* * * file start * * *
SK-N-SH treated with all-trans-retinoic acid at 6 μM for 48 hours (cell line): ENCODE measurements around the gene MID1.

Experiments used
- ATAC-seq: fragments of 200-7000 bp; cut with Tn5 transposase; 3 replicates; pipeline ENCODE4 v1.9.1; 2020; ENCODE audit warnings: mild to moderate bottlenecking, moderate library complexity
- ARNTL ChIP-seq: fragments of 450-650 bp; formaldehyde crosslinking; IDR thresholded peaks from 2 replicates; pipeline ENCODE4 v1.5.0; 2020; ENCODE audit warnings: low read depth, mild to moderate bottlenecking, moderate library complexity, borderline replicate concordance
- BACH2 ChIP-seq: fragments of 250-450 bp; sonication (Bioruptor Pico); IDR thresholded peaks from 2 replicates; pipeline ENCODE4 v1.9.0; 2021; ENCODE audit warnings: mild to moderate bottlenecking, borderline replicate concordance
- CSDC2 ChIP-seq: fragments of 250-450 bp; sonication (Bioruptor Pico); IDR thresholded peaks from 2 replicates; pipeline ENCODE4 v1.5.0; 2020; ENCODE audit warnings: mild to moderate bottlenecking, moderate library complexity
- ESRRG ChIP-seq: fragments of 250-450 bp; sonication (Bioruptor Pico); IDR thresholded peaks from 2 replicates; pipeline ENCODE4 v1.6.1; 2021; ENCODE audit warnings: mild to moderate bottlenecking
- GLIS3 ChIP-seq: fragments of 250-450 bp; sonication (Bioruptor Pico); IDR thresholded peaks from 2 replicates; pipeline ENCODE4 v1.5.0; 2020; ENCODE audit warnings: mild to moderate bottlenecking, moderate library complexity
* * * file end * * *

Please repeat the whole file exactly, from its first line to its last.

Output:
SK-N-SH treated with all-trans-retinoic acid at 6 μM for 48 hours (cell line): ENCODE measurements around the gene MID1.

Experiments used
- ATAC-seq: fragments of 200-7000 bp; cut with Tn5 transposase; 3 replicates; pipeline ENCODE4 v1.9.1; 2020; ENCODE audit warnings: mild to moderate bottlenecking, moderate library complexity
- ARNTL ChIP-seq: fragments of 450-650 bp; formaldehyde crosslinking; IDR thresholded peaks from 2 replicates; pipeline ENCODE4 v1.5.0; 2020; ENCODE audit warnings: low read depth, mild to moderate bottlenecking, moderate library complexity, borderline replicate concordance
- BACH2 ChIP-seq: fragments of 250-450 bp; sonication (Bioruptor Pico); IDR thresholded peaks from 2 replicates; pipeline ENCODE4 v1.9.0; 2021; ENCODE audit warnings: mild to moderate bottlenecking, borderline replicate concordance
- CSDC2 ChIP-seq: fragments of 250-450 bp; sonication (Bioruptor Pico); IDR thresholded peaks from 2 replicates; pipeline ENCODE4 v1.5.0; 2020; ENCODE audit warnings: mild to moderate bottlenecking, moderate library complexity
- ESRRG ChIP-seq: fragments of 250-450 bp; sonication (Bioruptor Pico); IDR thresholded peaks from 2 replicates; pipeline ENCODE4 v1.6.1; 2021; ENCODE audit warnings: mild to moderate bottlenecking
- GLIS3 ChIP-seq: fragments of 250-450 bp; sonication (Bioruptor Pico); IDR thresholded peaks from 2 replicates; pipeline ENCODE4 v1.5.0; 2020; ENCODE audit warnings: mild to moderate bottlenecking, moderate library complexity